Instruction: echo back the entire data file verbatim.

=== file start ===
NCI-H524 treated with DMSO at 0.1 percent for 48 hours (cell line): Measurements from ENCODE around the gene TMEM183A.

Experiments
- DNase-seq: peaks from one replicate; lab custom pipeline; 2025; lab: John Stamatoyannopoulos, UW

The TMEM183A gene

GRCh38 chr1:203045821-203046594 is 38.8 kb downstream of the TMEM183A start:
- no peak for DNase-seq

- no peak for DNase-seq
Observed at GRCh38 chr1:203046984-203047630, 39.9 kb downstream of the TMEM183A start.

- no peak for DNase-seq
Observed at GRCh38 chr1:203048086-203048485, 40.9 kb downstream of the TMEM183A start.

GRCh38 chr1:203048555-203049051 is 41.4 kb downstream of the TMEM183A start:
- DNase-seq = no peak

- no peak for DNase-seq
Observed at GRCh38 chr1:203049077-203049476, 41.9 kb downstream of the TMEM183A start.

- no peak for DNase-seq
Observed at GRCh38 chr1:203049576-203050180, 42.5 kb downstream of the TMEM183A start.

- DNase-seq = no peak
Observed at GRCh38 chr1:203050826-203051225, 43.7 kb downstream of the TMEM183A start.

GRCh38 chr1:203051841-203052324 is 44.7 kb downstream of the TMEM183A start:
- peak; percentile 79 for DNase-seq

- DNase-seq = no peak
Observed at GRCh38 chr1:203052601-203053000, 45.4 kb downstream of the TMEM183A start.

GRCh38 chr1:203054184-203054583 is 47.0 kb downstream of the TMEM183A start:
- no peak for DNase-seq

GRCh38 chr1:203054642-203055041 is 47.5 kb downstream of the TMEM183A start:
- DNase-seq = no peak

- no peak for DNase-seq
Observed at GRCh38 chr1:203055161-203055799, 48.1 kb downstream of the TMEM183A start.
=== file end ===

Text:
NCI-H524 treated with DMSO at 0.1 percent for 48 hours (cell line): Measurements from ENCODE around the gene TMEM183A.

Experiments
- DNase-seq: peaks from one replicate; lab custom pipeline; 2025; lab: John Stamatoyannopoulos, UW

The TMEM183A gene

GRCh38 chr1:203045821-203046594 is 38.8 kb downstream of the TMEM183A start:
- no peak for DNase-seq

- no peak for DNase-seq
Observed at GRCh38 chr1:203046984-203047630, 39.9 kb downstream of the TMEM183A start.

- no peak for DNase-seq
Observed at GRCh38 chr1:203048086-203048485, 40.9 kb downstream of the TMEM183A start.

GRCh38 chr1:203048555-203049051 is 41.4 kb downstream of the TMEM183A start:
- DNase-seq = no peak

- no peak for DNase-seq
Observed at GRCh38 chr1:203049077-203049476, 41.9 kb downstream of the TMEM183A start.

- no peak for DNase-seq
Observed at GRCh38 chr1:203049576-203050180, 42.5 kb downstream of the TMEM183A start.

- DNase-seq = no peak
Observed at GRCh38 chr1:203050826-203051225, 43.7 kb downstream of the TMEM183A start.

GRCh38 chr1:203051841-203052324 is 44.7 kb downstream of the TMEM183A start:
- peak; percentile 79 for DNase-seq

- DNase-seq = no peak
Observed at GRCh38 chr1:203052601-203053000, 45.4 kb downstream of the TMEM183A start.

GRCh38 chr1:203054184-203054583 is 47.0 kb downstream of the TMEM183A start:
- no peak for DNase-seq

GRCh38 chr1:203054642-203055041 is 47.5 kb downstream of the TMEM183A start:
- DNase-seq = no peak

- no peak for DNase-seq
Observed at GRCh38 chr1:203055161-203055799, 48.1 kb downstream of the TMEM183A start.